03
November
2015
|
08:00
America/Tegucigalpa

Brilliance in biochemistry: department celebrates two new Vanier Scholars

Two very different specialties. One of Canada's most prestigious graduate student awards.

By AMY HEWKO

Ayat Omar and Darpan Malhotra, two PhD candidates in the Department of Biochemistry, have each claimed a Vanier Scholarship, placing them among Canada’s top scholars. As one of the country’s most prestigious post-secondary awards, Vanier Scholarships provide “highly qualified” graduate students with financial support of $50,000 over three years.

Omar, a third-year PhD student in the lab of Andrew McMillan, secured her award for her work related to RNA splicing, the process of joining gene segments to create meaningful messages in cells. The vital proteins that maintain cellular function in all living things are determined through the expression of DNA via the molecule RNA; the splicing process determines which proteins are produced. “We are exploring how exactly RNA splicing happens and what directs the spliceosome, the machine that is responsible for this process,” she says.

RNA splicing is performed by a piece of complex machinery within the cell known as the spliceosome. When abnormalities occur in this process, Omar notes, they can cause various cancers and diseases, including leukemia and spinal muscular atrophy.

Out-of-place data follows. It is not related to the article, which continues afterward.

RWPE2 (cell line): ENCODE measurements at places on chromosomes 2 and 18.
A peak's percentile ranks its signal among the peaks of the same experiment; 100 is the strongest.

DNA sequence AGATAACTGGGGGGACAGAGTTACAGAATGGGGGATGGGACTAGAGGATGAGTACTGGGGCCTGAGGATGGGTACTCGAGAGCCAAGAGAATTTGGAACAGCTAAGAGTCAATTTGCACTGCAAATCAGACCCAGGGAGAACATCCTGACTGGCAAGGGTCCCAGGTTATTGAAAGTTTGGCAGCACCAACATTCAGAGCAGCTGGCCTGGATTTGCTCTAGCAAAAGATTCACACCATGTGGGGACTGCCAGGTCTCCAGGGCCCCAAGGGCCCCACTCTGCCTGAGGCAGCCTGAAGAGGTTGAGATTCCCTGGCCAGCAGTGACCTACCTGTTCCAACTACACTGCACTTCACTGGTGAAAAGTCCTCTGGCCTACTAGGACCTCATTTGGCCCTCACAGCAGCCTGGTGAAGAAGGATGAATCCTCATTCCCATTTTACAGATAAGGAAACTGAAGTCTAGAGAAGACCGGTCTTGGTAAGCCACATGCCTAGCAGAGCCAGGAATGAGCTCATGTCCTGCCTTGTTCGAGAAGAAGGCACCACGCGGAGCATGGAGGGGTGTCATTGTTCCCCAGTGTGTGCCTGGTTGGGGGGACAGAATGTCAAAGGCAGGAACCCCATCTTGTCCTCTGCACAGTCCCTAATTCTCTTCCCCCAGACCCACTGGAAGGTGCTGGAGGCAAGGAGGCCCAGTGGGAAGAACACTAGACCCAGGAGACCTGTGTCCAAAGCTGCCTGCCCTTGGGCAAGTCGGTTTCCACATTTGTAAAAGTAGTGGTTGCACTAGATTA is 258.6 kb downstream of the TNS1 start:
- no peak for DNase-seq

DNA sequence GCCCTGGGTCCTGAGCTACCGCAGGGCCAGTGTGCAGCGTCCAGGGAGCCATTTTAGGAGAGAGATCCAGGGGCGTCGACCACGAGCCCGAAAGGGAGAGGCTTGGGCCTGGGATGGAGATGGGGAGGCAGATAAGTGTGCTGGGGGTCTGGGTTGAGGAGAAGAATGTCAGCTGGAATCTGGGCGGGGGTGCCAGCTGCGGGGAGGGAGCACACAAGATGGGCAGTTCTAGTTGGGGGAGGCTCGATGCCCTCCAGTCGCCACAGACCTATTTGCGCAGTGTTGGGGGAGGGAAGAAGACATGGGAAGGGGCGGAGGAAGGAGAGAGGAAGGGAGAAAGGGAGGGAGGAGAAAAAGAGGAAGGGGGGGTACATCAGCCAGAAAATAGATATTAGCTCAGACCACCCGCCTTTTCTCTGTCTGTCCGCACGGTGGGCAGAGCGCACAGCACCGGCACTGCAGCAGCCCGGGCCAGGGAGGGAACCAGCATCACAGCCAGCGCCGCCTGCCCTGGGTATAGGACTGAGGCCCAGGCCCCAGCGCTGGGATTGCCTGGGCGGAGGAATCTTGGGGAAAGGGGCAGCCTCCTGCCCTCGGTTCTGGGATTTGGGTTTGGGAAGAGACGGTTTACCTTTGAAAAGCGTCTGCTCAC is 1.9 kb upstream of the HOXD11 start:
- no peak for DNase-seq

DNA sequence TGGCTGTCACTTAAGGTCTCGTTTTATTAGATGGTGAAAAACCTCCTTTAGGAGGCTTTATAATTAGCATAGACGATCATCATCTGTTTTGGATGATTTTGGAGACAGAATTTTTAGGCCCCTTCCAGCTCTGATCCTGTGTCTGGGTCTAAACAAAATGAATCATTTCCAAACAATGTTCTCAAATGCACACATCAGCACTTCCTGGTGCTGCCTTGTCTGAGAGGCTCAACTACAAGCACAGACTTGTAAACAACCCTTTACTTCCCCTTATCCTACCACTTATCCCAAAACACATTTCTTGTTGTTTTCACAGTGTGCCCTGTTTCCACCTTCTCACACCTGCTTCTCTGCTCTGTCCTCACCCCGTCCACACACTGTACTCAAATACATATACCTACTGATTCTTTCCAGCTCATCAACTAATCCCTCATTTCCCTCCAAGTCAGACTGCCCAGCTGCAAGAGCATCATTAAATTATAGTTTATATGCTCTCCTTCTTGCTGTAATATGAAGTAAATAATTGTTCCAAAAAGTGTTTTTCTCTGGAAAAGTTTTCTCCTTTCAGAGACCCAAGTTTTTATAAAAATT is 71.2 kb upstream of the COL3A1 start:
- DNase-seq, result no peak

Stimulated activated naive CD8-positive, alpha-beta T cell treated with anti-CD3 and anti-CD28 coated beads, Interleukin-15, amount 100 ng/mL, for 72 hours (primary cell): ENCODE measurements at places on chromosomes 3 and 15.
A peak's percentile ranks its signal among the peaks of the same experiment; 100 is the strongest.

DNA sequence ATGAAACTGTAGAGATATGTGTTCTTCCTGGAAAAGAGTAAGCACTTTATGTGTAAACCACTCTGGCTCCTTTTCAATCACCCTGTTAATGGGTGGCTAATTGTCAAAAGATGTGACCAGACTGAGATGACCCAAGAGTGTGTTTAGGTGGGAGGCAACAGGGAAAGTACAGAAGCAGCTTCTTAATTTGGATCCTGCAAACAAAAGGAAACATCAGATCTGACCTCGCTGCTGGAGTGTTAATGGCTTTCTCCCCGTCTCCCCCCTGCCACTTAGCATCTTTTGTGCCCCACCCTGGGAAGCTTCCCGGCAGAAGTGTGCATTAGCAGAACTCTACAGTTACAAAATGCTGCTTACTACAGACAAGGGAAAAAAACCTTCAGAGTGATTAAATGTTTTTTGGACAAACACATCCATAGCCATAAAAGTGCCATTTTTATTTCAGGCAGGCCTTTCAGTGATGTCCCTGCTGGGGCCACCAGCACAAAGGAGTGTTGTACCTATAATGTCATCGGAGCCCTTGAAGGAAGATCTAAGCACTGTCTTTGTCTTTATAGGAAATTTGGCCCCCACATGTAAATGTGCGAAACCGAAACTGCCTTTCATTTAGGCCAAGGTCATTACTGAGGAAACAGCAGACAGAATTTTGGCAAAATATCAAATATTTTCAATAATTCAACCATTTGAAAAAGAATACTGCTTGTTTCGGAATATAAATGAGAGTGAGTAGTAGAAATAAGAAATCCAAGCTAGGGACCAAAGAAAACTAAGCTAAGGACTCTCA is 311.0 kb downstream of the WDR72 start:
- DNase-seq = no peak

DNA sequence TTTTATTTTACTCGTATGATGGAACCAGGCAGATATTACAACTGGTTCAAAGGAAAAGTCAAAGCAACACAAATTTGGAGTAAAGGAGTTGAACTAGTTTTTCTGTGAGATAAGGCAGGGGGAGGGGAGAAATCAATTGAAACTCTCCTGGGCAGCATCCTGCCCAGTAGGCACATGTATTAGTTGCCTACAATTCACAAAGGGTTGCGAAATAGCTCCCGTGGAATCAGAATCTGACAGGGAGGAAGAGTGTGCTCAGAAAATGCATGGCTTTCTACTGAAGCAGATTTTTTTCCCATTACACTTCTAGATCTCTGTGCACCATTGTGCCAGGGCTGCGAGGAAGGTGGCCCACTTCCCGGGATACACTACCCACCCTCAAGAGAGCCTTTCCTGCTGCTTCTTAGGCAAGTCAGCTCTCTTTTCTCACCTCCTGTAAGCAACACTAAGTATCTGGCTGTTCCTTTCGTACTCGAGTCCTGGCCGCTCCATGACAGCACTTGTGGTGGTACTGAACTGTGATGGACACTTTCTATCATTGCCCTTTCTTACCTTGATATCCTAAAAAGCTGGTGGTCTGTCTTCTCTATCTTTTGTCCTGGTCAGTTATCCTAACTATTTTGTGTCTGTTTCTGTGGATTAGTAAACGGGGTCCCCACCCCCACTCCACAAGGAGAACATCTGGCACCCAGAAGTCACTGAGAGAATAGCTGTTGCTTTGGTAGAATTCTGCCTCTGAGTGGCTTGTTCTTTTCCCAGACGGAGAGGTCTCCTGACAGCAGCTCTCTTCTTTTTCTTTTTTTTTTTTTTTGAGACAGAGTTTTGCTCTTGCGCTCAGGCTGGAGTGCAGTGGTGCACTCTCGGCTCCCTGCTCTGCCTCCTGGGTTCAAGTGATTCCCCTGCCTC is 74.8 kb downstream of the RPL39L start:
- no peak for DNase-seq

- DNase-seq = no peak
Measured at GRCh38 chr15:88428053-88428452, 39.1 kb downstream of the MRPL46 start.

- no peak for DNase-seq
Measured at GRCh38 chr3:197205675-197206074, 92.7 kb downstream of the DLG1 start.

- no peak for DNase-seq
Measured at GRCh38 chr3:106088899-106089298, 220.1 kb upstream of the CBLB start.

“I am focusing my research on a specific protein that works in the very early steps of splicing. We are trying to determine how this protein directs the assembly of the splicing machinery on the RNA,” she says. “If we can establish this, we will be able to understand the normal splicing process—and more importantly, what goes wrong in a disease state. Then we can focus on therapies to correct these splicing errors.”

 

Malhotra, also in his third year of his PhD studies, is a member of Joe Casey’s lab, where he studies three specific forms of endothelial corneal dystrophies. These diseases are characterized by fogginess in the eye, caused when defects in the endothelium—the innermost layer of the cornea—lead to fluid accumulation in a layer of the cornea known as the stroma.

What has captured Malhotra’s attention is a protein called SLC4A11 that is found in the endothelial cells and is mutated where dystrophies are present. “Previous studies from our lab show that SLC4A11 facilitates water flux across the endothelium, and mutations of this protein cause it to be either retained in the cell or lose its water flux function,” he says. “We think that SLC4A11 is playing more crucial physiological functions that can open new directions in understanding the pathophysiology of endothelial corneal dystrophies.”

Driven by the knowledge that these three strains of corneal dystrophies account for more than 30 per cent of corneal transplants, despite affecting only four per cent of the population, Malhotra is pleased to note that first strains of inquiry have yielded positive results. “Vision is crucial to the quality of life we live,” he says. “Restoring the patient’s vision or delaying the loss of vision for even one year can greatly influence life’s gratification.”

In addition to the funding from the Vanier Scholarships, Omar and Malhotra both hold graduate studentships from Alberta Innovates – Health Solutions.